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Tips for Being an Effective Fiduciary

A fiduciary is an individual who takes on the legal authority to handle someone else's affairs as well as the legal responsibility to do so solely in the interests of that person or his or her designated beneficiaries. Fiduciary relationships can exist in a variety of contexts. However, for our purposes the most common types of fiduciaries are the personal representative of an estate and the trustee of a trust.

Being a fiduciary is an important and potentially complicated job. That is why I always stress the importance of choosing a capable and trustworthy fiduciary when drafting a will or trust. For those who have already been tapped as a fiduciary and are unsure of how to proceed, here are a few broad and simple tips that can help you be more effective, reduce your stress and preserve good relations with the beneficiaries:

  • Know the document — In addition to the provisions of the Florida Estate and Trusts Code, most fiduciaries are further limited and directed by a document. For personal representatives it is usually a will. For trustees, it is the trust instrument. Beyond basic distribution schemes, these documents may also provide more detailed instructions about how fiduciary property is to be used or invested. Therefore, knowing and understanding the document should be your first priority.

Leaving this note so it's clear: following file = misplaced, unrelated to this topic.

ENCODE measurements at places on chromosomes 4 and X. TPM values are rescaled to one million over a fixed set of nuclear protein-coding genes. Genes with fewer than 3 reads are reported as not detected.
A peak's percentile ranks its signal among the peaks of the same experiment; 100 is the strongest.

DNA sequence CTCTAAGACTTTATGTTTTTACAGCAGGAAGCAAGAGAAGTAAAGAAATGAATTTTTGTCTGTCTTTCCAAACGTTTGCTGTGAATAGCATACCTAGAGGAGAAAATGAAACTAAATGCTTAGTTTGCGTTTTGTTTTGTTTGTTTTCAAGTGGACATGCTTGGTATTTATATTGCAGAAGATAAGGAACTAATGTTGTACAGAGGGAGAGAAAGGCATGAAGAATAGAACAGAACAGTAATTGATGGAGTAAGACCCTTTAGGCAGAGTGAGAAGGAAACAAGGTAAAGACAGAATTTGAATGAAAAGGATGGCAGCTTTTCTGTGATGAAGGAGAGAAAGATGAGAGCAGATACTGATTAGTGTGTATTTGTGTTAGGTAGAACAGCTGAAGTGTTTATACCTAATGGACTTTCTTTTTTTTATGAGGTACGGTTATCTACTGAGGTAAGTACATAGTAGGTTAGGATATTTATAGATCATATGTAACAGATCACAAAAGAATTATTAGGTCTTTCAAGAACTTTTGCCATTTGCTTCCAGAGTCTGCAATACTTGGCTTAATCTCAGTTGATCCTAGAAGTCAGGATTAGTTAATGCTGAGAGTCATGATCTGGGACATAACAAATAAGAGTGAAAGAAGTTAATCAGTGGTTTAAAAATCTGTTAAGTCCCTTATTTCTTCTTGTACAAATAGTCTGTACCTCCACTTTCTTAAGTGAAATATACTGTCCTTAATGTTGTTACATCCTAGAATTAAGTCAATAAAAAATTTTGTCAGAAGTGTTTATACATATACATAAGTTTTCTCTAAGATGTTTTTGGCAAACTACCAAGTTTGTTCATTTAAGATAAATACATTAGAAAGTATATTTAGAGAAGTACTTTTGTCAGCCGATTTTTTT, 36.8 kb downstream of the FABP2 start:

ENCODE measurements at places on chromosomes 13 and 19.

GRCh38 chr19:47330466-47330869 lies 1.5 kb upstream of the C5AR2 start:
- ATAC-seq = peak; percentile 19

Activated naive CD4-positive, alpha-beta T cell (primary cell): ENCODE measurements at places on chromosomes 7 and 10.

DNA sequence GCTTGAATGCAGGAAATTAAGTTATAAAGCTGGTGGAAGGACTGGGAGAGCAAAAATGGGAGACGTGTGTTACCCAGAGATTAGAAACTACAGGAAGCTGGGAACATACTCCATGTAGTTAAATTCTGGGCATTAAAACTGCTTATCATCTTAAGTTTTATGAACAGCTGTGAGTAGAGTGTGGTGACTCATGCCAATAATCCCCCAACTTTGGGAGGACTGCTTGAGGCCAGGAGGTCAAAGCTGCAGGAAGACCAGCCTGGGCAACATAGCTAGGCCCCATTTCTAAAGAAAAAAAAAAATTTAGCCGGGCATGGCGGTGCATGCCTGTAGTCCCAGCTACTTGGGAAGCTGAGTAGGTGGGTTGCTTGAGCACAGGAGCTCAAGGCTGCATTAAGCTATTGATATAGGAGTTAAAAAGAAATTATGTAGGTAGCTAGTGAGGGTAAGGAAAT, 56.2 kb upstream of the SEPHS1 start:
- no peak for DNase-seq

• Keep records — A fiduciary must be able to justify and account for every distribution of the property in his or her care. This means not only keeping copies of bank statements and other documents but also keeping a personal ledger of all income and payments, including the amount, date and reason for each.
  • Keep open lines of communication — It is common for beneficiaries to disagree with a fiduciary or even question his or her motives. Evasiveness or infrequent communication only makes this worse. Fiduciaries can do themselves a great service by communicating with beneficiaries or their representatives on a regular basis.

If you have been asked to act as a fiduciary and are unsure how to proceed, a Florida estates and trusts attorney can provide you with guidance and peace of mind.

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